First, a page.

When I saw that Russell Haswell and Yasunao Tone were collaborating together, my first thought was something along the lines of “whoever organized this must be one sick motherfucker.” I mean, have they heard Tone’s wounded CD work? Or, say, Haswell’s improbably noisy field recording “Electro Swat?” Clearly, this combination could only yield unparalleled cacophony.
Well, I’m happy to say that, based on the excerpt below, my sonic forecast for this record is pretty correct. Plenty of joyous brutality to go around! However, unlike many other artists who work in the vast realm of digital noise, Haswell and Tone’s methods aren’t based in a desire to explore extreme textures as much as they are in a fascination with the mathematical anomalies of digital technology. Look at Editions Mego’s page for the record and it becomes clear that this project is as much research as it is composition.
Apparently, Convulsive Threshold is the result of deviated MP3s created from Haswell’s specialized digital/analog system that were then further deviated using Tone’s methods. The duo’s seemingly rigorous adherence to this scientifically process-generated technique falls directly in line with the musical philosophy of Alvin Lucier’s work. Like Lucier, Haswell and Tone aren’t in this for expression, but instead to illustrate and to manipulate the acoustic properties of sound itself; similarly, emotional/timbral impact is left up to the listener. Convulsive Threshold may be abrasive, but it could just as easily be beautiful if the MP3 deviations had yielded those results. Haswell and Tone are simply carrying out a process in their work, and luckily it happens to be a very interesting process to listen to.
Convulsive Threshold is out May 13 via Editions Mego. You can listen to an excerpt of the record below.
Charlatan / Cray / Kraken Mare / KPLR
RM18 2xC60 [previews]
Titans clash in furious dilapidation of bleeps and smears, battling for that new sound. Crashing down all barriers: simple manipulation of the mind comes between a magnet and a thin film. Devastation arrives when there’s nothing left but everything that is new to behold. Uncharted territory becomes that of the pioneer. And something as easy as just finding the way and following it. Take what you can’t hold and stare at it until the tide takes it and makes it anew. What it comes down to is Sandy taking away my summer spots on the beach! Yet, I’m so looking forward to fluffing RM18 2xC60 HARD in a new location. It’ll be my way of christening a new-found location. The change of land and the mystery of sound have very little natural connection. But to Clifford Morrissey, it has everything to do with fishing, wave-length, and dro(w)ning out. Also, this sounds like some mighty fine gardening music. Spring is in the air? For Rocket Machine, it’s more like fall… but it’s always warm in Australia, mate!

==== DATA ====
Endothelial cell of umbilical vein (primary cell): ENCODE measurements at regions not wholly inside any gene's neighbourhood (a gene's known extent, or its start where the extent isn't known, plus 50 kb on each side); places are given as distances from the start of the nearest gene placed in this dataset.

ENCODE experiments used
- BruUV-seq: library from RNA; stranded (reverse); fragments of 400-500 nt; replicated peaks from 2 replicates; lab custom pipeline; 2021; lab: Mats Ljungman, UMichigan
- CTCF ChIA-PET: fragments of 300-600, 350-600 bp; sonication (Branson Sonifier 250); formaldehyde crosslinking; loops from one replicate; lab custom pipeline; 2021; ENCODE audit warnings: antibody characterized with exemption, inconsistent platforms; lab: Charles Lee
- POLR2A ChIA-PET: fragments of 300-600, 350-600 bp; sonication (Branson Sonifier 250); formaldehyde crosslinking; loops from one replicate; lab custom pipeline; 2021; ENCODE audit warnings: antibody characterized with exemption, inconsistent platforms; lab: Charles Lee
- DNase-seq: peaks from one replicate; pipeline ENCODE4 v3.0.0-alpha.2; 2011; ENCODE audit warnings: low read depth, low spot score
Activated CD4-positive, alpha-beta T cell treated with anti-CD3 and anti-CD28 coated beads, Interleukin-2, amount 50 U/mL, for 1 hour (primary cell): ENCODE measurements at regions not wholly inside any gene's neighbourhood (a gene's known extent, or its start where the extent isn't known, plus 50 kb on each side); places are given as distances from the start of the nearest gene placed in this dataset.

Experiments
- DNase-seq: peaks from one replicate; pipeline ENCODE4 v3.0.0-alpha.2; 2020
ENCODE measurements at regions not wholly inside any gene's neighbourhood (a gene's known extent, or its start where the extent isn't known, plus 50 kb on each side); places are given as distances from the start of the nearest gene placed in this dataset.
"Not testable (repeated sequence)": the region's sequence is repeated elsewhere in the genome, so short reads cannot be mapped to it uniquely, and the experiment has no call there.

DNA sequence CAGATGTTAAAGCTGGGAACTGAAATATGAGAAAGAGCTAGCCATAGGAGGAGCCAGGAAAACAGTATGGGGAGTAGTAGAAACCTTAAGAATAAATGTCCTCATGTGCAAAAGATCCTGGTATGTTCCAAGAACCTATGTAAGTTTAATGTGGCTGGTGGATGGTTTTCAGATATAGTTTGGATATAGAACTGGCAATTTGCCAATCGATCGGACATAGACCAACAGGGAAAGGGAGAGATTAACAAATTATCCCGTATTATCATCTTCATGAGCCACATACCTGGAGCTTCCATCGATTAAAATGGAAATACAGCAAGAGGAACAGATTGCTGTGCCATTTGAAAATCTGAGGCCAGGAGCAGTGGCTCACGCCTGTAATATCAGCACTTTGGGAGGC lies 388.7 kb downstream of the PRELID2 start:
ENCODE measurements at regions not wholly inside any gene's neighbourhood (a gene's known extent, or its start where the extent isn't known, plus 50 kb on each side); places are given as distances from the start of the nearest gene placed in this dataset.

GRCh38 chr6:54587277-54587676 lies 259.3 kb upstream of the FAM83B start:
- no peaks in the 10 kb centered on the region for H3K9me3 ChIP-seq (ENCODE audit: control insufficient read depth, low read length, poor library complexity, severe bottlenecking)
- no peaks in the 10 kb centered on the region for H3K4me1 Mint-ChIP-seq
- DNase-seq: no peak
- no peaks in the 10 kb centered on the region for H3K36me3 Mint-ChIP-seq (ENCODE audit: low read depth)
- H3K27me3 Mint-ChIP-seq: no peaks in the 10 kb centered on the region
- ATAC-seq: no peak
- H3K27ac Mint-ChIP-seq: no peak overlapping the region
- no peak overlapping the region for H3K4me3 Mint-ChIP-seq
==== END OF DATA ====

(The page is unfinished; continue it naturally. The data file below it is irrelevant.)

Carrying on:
Hit up your copy of RM18 2xC60 ASAP. Only 50 released. Also, a new ZX-9 tape is out in edition of 25. There’s a deal at the top of the homepage incorporating sale of both. Enjoy!
• Charlatan: http://www.foxydigitalis.com
• Cray: http://www.vicmod.net
• Kraken Mare: http://retrogradetapes.blogspot.com
• KPLR: http://kplr.bandcamp.com
• Rocket Machine: http://rocketmachinetapes.blogspot.com.au
I’m on the train as I write this. I look down on the neighborhoods I pass over, which shift from yuppie-ish to middle-class to really not great, and I think that I’m not scared of any of these places, right? This is all part of my “home” or something, right? Like, in the big picture I mean. But I’m thinking now that maybe I’d be in deep over my head out there alone at night trying to find my way around in some places of the city, cutting through zones at once close to home and entirely foreign in the darkness, following the train tracks above my head or at my feet or waiting one more hour for a bus in the doorway of a closed church. It’s not about the people, in this case. It’s the character and atmosphere of the city itself. In a moment of vulnerability, I wonder if it’ll offer me its blessing or continue to obstruct my way home.
San Francisco residents Barn Owl (Jon Porras and Evan Caminiti) have tuned into the terror in the city landscape. In collaboration with filmmaker and projectionist Paul Clipson, they offer us six minutes of prismatic urban claustrophobia with their video for “Void Redux,” a track from their forthcoming album V (due April 16 from Thrill Jockey). A fixture of the San Francisco scene, Clipson has crafted stunning film accompaniments for some of the West Coast’s experimental elite, including Grouper, Gregg Kowalsky, Golden Retriever, and Jefre Cantu-Ledesma. In “Void Redux,” he presents a kinetic montage of overlapping Super 8 footage filmed in Zagreb, Geneva, and Berlin. Clipson’s kaleidoscopic abstractions develop and multiply alongside Barn Owl’s layers of processed synths, guitars, and percussion until we turn left into the most glistening type of hallucination and rush dizzy down a series of more and more alien avenues.